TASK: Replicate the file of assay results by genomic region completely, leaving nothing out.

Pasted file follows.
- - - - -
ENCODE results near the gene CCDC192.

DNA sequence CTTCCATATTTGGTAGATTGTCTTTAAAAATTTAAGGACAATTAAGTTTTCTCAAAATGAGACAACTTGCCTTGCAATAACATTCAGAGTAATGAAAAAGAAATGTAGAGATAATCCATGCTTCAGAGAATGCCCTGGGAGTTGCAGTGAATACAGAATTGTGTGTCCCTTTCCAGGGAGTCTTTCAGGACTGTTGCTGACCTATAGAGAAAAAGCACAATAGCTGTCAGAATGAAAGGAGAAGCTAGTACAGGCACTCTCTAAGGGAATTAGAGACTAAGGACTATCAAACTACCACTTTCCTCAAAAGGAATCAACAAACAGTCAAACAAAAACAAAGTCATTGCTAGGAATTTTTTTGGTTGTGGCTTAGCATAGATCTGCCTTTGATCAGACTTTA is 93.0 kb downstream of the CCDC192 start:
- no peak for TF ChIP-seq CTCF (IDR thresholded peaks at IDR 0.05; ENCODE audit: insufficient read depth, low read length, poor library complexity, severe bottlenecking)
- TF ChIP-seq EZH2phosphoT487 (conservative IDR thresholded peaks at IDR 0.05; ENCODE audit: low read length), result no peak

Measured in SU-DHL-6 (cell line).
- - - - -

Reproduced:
ENCODE results near the gene CCDC192.

DNA sequence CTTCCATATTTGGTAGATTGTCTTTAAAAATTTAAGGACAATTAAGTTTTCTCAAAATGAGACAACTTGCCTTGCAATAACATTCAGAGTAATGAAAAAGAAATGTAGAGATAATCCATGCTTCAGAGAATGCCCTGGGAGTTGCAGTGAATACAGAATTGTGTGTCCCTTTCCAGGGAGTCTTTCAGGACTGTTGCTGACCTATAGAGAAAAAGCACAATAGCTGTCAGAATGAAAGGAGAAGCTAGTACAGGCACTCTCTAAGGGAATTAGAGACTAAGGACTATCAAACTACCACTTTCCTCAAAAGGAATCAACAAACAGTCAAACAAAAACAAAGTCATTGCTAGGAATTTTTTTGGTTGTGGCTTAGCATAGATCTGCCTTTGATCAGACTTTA is 93.0 kb downstream of the CCDC192 start:
- no peak for TF ChIP-seq CTCF (IDR thresholded peaks at IDR 0.05; ENCODE audit: insufficient read depth, low read length, poor library complexity, severe bottlenecking)
- TF ChIP-seq EZH2phosphoT487 (conservative IDR thresholded peaks at IDR 0.05; ENCODE audit: low read length), result no peak

Measured in SU-DHL-6 (cell line).